MF said he felt the group seemed against most funding options and neutral about the concession.  He then proposed a quick run down of management options.

Friends of the Market made various points on this: SC said it was more about how the Market was managed, e.g. management needed to liaise directly with traders in language they could understand.  CL asked who in the Council would agree to ring-fencing the £1m or so of Market revenue that would be needed?  AW said that the main problem was not management but neglect – e.g. the large backlog of repair work (£1.6m), the high rent, the lack of advertising money etc.

MF said time was running out and the options for management were as follows:

  1. staying with Leeds City Council
  2. an Arms Length Management Organisation (ALMO)
  3. the Private Sector
  4. a Partnership
  5. a Trust
  6. Traders
  7. a Social Enterprise or CIC (Community Interest Company)

MF then expanded on the options with help from CF.  An ALMO could make quicker decisions.  Glasgow Market had this – run by a board of elected members and staff.  A Partnership or Joint Venture – Liverpool Market is run by one elected member and management staff from a company.  A Trust – set up with trustees, can include traders, e.g. Borough Market.  Trader model – best for small markets, e.g. Oakwood Market.  A CIC has social objectives.  There is no standard model.  It could be a limited company with shares, set up on a not-for-profit basis.  It usually has one director.  It can be similar to a Coop or Trust.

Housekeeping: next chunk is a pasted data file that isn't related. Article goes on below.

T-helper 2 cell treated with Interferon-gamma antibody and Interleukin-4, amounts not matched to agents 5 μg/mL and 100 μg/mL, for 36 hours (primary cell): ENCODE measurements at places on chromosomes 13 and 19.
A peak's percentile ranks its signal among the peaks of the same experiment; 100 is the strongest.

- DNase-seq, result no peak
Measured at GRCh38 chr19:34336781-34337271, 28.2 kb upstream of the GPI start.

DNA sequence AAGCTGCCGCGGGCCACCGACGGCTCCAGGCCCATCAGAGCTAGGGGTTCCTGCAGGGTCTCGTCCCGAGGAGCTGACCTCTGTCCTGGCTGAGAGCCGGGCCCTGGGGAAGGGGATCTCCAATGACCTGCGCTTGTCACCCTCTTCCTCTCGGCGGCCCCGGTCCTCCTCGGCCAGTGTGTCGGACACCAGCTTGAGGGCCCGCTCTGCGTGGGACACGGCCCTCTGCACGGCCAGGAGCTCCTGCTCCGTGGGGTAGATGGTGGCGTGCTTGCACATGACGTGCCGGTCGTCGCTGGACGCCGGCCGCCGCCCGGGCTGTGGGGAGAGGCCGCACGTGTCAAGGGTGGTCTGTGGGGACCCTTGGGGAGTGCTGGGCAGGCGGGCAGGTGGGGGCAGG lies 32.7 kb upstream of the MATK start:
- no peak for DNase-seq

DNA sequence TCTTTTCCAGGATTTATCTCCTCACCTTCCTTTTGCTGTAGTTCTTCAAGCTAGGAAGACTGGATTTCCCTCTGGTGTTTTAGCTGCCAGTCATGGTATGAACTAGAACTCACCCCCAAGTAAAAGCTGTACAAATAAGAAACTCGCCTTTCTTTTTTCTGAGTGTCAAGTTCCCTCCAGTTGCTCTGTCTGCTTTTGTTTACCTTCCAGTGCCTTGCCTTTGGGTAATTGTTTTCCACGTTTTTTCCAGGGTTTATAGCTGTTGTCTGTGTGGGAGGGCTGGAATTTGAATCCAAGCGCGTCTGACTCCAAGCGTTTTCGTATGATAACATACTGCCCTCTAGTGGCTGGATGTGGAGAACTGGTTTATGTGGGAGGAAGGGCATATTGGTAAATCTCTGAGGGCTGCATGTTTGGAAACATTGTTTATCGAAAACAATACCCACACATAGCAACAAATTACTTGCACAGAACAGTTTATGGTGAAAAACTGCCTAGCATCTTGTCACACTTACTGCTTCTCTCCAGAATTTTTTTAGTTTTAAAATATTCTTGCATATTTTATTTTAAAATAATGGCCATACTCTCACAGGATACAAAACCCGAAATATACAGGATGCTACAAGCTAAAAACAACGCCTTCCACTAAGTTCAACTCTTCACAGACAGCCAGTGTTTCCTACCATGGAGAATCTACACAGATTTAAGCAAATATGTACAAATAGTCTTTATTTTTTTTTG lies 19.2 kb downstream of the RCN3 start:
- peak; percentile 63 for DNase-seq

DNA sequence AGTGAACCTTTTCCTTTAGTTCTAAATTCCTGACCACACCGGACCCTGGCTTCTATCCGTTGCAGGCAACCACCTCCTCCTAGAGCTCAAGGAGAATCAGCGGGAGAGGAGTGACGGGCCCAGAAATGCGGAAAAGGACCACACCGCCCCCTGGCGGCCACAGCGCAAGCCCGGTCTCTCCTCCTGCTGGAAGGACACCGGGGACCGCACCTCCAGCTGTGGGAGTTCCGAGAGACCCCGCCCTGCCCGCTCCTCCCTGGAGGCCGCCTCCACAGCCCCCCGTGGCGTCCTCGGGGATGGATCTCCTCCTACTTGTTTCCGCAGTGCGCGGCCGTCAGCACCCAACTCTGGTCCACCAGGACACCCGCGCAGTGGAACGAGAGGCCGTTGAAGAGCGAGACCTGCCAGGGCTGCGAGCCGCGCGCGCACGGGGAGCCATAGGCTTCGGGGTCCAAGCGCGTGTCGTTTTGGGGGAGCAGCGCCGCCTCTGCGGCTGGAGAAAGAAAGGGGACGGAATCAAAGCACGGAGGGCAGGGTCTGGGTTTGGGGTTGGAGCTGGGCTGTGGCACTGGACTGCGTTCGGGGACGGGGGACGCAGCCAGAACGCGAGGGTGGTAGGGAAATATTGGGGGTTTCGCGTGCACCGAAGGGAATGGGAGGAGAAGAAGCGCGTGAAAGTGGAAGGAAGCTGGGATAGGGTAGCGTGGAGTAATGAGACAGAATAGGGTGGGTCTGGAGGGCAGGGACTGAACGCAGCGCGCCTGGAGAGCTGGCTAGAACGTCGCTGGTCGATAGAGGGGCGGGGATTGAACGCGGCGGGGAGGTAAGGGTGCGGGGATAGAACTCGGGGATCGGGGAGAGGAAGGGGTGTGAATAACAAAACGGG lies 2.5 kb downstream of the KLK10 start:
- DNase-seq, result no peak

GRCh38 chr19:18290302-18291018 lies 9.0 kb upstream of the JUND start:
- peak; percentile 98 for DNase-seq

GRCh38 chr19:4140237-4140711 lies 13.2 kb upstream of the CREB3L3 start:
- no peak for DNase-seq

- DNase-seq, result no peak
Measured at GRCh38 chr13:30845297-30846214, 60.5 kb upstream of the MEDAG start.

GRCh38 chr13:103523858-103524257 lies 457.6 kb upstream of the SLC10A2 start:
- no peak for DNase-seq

MF said time was running out so the group was invited to give their top three in order of preference.  SC asked if there could be a CIC in partnership with the Council.  PS said this would be difficult.  Generally the three favourite options were an ALMO, a Social Enterprise and the Council, not always in that order.  Council Officers CF and PS said as long as investment was secured then ALMO’s, Partnerships and CIC’s would be their choice.

MF said there was a lot of overlap with the favoured models so there was a kind of consensus there.  He thanked everyone for coming and said this was just an initial sounding, a ‘toe in the water’ and that it would be fed back to the Scrutiny Board.  AW asked when the report to the Executive Committee would be.  PS said he didn’t know but it would be after the Scrutiny Board so that they didn’t clash.